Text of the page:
What is “intersectionality”? And why should you know and care about it?

May 30, 2016

People who experience discrimination tend to form groups to support each other and work for change in unjust systems. The groups they form are usually based on a particular identity that its members share in common, for example, race, sexual orientation, or gender (either the gender assigned at birth or the gender by which persons identify themselves).

But what if a person’s identities overlap, as in someone who is both female and black, living in a predominantly white society that is both patriarchal and racist?  That’s where the term intersectionality—used often in feminist circles— comes in handy. It captures a situation where two identities intersect.

Sociologist Lisa Wade explains this concept by reproducing a humorous cartoon-style graphic by Miriam Dobson. It shows that the intersectionality idea can go beyond the injustices endured by one particular identity group to focus instead on what all the groups have in common—opposing oppression and working to end all forms of discrimination. Dobson’s cartoon features a blue triangle figure named Bob. Apparently, in this imaginary cartoon world, triangles are marginalized because of their shape. Figures of a different shape are dominant in that society and hold the power.  At the same time, Bob is not only a triangle but is a striped triangle and  for that reason is also considered part of a different minority likewise facing discrimination. So what should Bob do—join the “Up with Stripes” movement or the “Triangle Liberation” group?  What if neither seems to provide a welcoming, understanding, safe place of belonging?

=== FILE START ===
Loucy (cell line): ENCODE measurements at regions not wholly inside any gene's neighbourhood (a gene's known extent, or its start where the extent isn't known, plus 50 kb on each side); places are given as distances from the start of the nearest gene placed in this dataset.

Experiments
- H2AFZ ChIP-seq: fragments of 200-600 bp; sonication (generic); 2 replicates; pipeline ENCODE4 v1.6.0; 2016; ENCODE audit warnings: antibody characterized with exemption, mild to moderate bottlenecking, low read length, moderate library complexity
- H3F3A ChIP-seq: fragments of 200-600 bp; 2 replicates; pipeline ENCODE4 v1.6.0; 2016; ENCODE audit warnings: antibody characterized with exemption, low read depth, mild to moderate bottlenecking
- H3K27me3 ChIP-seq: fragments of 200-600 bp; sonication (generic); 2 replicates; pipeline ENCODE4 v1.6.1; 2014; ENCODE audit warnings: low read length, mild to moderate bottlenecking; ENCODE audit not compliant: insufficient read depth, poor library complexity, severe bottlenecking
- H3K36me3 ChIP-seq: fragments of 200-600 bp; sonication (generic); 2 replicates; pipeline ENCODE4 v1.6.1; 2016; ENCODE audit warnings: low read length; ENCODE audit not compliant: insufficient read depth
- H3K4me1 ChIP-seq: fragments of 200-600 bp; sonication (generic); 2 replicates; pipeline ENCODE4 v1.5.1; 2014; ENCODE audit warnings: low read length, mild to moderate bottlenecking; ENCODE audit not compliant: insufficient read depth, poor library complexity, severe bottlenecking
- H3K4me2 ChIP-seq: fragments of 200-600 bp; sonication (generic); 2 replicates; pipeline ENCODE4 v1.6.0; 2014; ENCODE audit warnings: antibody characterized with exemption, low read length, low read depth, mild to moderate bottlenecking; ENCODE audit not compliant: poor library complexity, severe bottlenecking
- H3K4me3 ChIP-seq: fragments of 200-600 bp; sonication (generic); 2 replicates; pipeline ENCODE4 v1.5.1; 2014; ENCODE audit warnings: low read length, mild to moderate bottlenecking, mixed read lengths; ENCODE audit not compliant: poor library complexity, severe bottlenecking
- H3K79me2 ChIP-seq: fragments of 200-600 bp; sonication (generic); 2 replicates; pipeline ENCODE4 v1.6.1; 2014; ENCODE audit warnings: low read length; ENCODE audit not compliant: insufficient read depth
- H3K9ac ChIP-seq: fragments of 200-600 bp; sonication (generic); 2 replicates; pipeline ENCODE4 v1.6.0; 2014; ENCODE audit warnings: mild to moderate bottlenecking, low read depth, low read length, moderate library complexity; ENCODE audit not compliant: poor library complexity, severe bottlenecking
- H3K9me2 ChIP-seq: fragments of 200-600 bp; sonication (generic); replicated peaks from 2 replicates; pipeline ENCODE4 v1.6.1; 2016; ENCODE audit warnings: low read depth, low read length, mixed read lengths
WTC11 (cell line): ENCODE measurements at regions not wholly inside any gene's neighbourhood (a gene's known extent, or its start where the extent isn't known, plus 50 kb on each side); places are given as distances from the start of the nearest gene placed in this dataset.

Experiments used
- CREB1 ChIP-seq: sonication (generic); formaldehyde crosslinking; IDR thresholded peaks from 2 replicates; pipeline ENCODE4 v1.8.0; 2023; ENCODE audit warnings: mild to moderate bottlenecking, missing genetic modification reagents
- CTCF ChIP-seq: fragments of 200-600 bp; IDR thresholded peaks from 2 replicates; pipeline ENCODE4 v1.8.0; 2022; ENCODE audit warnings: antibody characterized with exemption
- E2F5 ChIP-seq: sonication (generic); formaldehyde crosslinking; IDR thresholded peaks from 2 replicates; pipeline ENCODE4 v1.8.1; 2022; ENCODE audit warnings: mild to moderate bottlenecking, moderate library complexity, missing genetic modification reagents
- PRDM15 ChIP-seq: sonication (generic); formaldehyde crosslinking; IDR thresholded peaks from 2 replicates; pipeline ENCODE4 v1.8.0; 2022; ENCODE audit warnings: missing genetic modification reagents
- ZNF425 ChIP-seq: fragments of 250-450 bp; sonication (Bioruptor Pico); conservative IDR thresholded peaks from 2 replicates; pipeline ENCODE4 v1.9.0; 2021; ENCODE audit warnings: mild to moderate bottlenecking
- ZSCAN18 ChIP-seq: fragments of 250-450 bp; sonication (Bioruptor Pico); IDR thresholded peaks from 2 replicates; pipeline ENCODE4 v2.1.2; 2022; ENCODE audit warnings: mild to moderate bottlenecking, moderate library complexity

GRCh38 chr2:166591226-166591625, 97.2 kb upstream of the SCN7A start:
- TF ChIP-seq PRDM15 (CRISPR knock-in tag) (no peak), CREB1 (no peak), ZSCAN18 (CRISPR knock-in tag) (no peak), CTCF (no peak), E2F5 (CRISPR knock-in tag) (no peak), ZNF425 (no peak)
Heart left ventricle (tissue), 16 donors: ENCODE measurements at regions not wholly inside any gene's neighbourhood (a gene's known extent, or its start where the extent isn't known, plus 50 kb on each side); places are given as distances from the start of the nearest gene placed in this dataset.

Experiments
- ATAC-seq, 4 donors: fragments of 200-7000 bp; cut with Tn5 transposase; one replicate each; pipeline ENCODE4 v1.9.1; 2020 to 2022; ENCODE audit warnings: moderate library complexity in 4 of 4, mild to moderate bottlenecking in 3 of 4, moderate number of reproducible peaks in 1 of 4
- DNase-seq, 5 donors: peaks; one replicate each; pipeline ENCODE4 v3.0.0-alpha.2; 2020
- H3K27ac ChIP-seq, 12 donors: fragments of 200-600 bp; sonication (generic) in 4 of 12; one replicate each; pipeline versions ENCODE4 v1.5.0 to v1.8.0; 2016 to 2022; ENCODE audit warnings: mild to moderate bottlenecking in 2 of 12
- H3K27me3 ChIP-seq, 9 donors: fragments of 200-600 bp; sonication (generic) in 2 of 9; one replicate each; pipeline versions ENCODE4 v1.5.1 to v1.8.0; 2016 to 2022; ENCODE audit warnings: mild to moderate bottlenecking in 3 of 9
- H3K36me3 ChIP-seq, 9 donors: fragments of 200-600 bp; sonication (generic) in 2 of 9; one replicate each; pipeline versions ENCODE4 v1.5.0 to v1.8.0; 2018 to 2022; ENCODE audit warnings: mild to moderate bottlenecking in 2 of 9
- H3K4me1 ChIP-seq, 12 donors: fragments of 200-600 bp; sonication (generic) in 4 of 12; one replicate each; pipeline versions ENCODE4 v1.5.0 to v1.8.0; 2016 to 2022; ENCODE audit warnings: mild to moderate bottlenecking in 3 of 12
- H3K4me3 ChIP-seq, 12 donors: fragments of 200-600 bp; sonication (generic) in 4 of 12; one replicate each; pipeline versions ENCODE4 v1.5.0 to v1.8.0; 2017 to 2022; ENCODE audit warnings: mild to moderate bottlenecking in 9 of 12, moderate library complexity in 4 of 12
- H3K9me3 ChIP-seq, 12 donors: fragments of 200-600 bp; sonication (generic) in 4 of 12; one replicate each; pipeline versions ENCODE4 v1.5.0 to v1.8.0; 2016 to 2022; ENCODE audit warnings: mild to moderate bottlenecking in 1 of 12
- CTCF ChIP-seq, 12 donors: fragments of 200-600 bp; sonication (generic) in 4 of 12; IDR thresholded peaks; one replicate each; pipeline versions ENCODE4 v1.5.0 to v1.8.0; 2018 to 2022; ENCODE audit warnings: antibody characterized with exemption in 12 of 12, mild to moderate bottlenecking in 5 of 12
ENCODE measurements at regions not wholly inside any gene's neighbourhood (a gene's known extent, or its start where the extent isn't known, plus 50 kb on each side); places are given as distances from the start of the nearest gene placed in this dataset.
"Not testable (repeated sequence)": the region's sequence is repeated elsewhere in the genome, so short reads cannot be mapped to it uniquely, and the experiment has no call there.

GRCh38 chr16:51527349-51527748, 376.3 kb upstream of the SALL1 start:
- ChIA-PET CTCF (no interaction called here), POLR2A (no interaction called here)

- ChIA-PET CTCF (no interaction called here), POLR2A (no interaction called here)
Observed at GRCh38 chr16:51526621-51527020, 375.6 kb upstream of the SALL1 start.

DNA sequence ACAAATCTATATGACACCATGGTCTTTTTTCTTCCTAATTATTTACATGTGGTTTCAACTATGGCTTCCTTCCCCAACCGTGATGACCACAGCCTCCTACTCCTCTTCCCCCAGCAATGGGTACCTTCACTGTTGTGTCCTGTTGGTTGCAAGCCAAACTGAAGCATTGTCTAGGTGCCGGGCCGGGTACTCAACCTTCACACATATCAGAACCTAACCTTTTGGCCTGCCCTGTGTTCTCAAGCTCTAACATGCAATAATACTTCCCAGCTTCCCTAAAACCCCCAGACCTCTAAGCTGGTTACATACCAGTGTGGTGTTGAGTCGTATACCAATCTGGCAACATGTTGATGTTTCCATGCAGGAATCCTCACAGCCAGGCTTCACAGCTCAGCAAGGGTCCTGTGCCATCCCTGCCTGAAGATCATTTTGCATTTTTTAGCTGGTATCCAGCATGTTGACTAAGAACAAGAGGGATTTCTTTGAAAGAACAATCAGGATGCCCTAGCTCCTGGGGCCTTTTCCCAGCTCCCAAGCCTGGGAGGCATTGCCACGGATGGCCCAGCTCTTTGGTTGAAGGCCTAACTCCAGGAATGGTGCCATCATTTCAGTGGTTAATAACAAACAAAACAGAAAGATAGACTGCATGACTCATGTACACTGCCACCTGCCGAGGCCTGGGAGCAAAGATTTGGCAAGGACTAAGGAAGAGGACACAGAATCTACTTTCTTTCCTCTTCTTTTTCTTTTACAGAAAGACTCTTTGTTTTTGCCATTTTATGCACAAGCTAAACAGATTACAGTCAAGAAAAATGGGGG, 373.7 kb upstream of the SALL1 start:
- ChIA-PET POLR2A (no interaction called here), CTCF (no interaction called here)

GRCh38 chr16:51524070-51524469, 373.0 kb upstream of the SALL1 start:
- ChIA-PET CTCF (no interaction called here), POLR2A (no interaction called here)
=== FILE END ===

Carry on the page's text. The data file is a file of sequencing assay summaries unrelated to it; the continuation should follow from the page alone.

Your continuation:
Read “Issues, Identities, and Progressive Social Change” on the Sociological Images website.

Related Reading

Law Professor Kimberlé Crenshaw coined the term intersectionality in 1989. She tells how the term came about and further discusses its meaning in this 2014 article from the New Statesman. In another article for the Washington Post in 2015, she explains “Why Intersectionality Can’t Wait.”  See also “Intersectionality—A Primer,” in which Christine Emba says the meaning of the word has been expanding. She introduces us to a series of Washington Post articles, including “Intersectionality Is Not a Label” by Latoya Peterson;  “How ‘Orange Is the New Black’ Wins at Illustrating Identity” by Alyssa Rosenberg; and a number of other articles discussing intersectionality.

See also this Sojourners article by Inez Torres Davis, “How to Erase a Person: The Blind Intersection of Race and Gender.”  

Letha Dawson Scanzoni
Letha Dawson Scanzoni (1935-2024) was an independent scholar, writer, and editor, and the author or coauthor of nine books. In 1978, she and Virginia Ramey Mollenkott wrote Is the Homosexual My Neighbor?, one of the earliest books urging evangelical Christians to rethink their views on homosexuality (updated edition, 1994, HarperOne). More recently, Letha coauthored (with social psychologist David G. Myers) What God Has Joined Together: The Christian Case for Gay Marriage (HarperOne, 2005 and 2006). Another of Letha’s most well-known books is All We’re Meant to Be: Biblical Feminism for Today, coauthored with Nancy A. Hardesty (Word Books, 1974; revised edition, Abingdon, 1986; updated and expanded edition, Eerdmans, 1992). Letha served as editor of Christian Feminism Today in both its former print edition (EEWC Update) and its website for 19 years until her retirement in December 2013.


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